Hi Uri, Thanks for your replies – much appreciated! About “the very best”/”the next best” I used that as an over(?)-simplistic way of dealing withMessage 1 of 6 , Jun 15, 2012View Source
Thanks for your replies – much appreciated!
About “the very best”/”the next best” I used that as an over(?)-simplistic way of dealing with things like better lenses have no vignette, and that zoom lenses perhaps loose a little compared to fixed ones. But, also – Of course a pricier lens with better multi-coating would perform better.
Well, I might consider “publishing” any future panoramas I make on my web, but mainly I think prints will be made – I have an A3 Brother MFC-6490CW – that prints beautifully from my standard photos. I use a 42 km radio-link type of internet connection which only allows for circa 100 kbps upstream and 400-600 kbps downstream, so there will not be any high quality panoramas uploaded – it would take forever – and “disable” all other internet use meanwhile…
Yesterday I was in town, 135km/80+ miles away. The town is not big, and only 1 out of three photo shops had an a wide angle lens (other than my 18-105 Nikkor) – That was a Tokina 11-16mm f1:2.8. I see that it has got good reviews on the web, but in the bad lighting inside the shop it showed some kind of fuzziness/darkness in all corners. It was tested on a D7000. So, I hesitate. I will probably wait until I can go to a shop where they can get outside with me to an open place where I could estimate the performance for use with panoramas. If anybody will verify that it is a good option for panoramas – let me know.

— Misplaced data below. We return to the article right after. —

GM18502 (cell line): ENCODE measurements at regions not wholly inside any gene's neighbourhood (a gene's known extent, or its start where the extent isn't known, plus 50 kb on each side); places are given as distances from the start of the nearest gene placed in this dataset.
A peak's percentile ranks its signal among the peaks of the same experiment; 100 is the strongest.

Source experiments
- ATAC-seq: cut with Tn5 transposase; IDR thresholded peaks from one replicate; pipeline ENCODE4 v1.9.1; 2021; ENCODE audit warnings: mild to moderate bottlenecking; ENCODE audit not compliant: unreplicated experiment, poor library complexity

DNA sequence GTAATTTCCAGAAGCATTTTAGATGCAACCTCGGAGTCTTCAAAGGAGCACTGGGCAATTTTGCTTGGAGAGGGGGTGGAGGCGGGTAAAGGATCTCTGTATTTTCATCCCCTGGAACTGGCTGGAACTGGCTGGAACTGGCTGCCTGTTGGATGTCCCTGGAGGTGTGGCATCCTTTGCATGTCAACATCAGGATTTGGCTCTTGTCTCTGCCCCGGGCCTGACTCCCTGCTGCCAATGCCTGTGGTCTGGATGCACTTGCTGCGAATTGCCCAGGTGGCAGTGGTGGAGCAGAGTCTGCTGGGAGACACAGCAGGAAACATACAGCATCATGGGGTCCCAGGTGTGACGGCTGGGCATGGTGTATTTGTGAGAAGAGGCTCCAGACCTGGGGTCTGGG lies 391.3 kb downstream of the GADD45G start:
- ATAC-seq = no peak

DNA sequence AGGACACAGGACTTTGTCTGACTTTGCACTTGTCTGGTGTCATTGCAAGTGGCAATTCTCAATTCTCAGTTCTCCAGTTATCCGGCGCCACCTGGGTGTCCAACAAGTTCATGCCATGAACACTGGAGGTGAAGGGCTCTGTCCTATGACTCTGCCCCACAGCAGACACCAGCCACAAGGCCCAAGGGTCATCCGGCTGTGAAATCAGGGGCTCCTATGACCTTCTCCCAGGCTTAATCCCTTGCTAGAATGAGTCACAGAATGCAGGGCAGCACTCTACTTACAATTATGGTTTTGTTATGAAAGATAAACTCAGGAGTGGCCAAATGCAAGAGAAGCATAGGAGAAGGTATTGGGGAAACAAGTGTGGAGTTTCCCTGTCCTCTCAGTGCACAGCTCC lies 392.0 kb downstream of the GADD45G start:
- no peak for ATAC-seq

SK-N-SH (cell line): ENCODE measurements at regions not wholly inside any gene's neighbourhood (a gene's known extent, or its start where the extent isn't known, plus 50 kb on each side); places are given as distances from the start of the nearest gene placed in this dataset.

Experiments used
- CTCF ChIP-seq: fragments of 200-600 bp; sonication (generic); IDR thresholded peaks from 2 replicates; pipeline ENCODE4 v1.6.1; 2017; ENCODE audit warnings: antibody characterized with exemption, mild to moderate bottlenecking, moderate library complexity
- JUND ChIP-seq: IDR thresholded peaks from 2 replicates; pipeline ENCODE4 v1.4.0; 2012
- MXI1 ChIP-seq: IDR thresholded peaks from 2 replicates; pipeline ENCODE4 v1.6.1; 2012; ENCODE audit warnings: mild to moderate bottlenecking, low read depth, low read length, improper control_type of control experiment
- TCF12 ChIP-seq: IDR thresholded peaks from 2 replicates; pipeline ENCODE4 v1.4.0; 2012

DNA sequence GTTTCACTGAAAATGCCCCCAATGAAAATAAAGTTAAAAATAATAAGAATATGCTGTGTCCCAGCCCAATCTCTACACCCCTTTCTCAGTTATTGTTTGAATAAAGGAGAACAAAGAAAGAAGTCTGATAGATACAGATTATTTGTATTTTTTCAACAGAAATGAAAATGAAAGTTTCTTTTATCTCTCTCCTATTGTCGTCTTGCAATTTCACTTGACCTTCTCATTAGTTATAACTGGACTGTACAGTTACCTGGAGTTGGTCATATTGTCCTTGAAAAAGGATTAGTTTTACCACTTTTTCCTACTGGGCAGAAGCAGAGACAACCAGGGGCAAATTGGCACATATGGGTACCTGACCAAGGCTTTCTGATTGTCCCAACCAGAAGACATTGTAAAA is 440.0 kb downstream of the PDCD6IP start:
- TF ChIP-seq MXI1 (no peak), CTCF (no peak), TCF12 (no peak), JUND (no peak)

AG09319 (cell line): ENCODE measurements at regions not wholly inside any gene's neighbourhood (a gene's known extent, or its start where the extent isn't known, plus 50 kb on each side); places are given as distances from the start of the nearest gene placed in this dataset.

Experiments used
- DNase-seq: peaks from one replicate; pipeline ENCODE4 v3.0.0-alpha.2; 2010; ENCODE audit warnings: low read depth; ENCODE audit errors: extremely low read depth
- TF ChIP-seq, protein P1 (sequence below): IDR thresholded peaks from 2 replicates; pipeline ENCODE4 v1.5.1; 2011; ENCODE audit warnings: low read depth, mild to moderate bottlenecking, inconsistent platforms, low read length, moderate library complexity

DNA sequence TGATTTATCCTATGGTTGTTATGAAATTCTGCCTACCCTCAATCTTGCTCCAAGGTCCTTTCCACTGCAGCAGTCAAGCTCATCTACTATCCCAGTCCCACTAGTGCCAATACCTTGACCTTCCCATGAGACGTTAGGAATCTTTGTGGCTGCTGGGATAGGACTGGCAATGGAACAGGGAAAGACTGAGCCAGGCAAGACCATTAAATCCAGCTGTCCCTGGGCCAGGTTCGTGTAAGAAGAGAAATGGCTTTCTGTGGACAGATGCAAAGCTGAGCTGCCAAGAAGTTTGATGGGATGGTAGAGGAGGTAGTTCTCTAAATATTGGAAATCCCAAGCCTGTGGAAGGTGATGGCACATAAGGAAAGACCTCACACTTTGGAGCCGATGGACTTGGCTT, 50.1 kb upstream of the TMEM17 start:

Regarding taking the shoots. So far only done with the 40mm Nikkor Micro - Yes I did all that except for HDR. In my case I tested both fixed focus at infinity and two series steps down to approx. 100 m/330 feet and with fixed f16 and f22 (Nikon’s A setting), ISO 100 and 400 series - only “variable” was speed which was for ISO 100 between 1/8 and 1/50, and remote control with mirror lifted or live view.
I will include HDR in my next tests! I will use the 18-105 at 18mm just to minimize the number of photos and concentrate on HDR.
Yes, there are many software tools listed in the wiki, and I will try to learn and understand their usefulness.
In the coming days there will be real nice weather for photo, and I have one place which I from an artistic point of view know will make a fantastic panorama – given the photographer is up to it. So, I’ll be out and about. There will be days when it will be nicer to sit at home at the computers trying to get all things together and have a “show case”.
Again, Thanks for your replies!
--- In PanoToolsNG@yahoogroups.com, "Ingemar SkarpÃ¥s" <ingemar@...> wrote:
> Yes I understand that this objective is not the very best - not even the
> next best - but it is all that I have on hand, although I will get into
> town tomorrow and have at least a look at something a bit better.
What then are in your estimate, the "very best" or the "next best" lenses?
I'm sure that some of the wide-angle rectilinear lenses can do better than the venerable Nikon 10.5mm fish-eye or similar lenses, but it will take quite a few more than 3 or 4 exposures to shoot a full 360Â° panorama with such lenses, and the difference in quality is likely to get lost when processed for web display. That difference can indeed be obvious if you are willing to upload and serve panoramas as multi-res, at over 20Mb each, or if the panoramas are to be viewed on a local machine.
> In fact it works better than Elements 10 (which I also have installed in
> 64-bits) when it comes to stiching panoramas. I even tested some panorama
> attempts I did this winter, but hung in Elements 9/10 but worked flawless
> in Hugin.
Photoshop or Elements seem to be quite useless for doing full 360Â° panoramas. Hugin is good but the tool of choice seems to be PTGui Pro.
> The learning curve still seems steep, have a lot of trouble getting the
> exposures correct - the colors differ between the different photos even
> after stiching.
To avoid this, shoot with fixed exposure, white balance, ISO, and disable auto-focus; it's critical to use the same exposure for all shots. If the brightness range is too great, shoot HDR.
Best regards & good luck!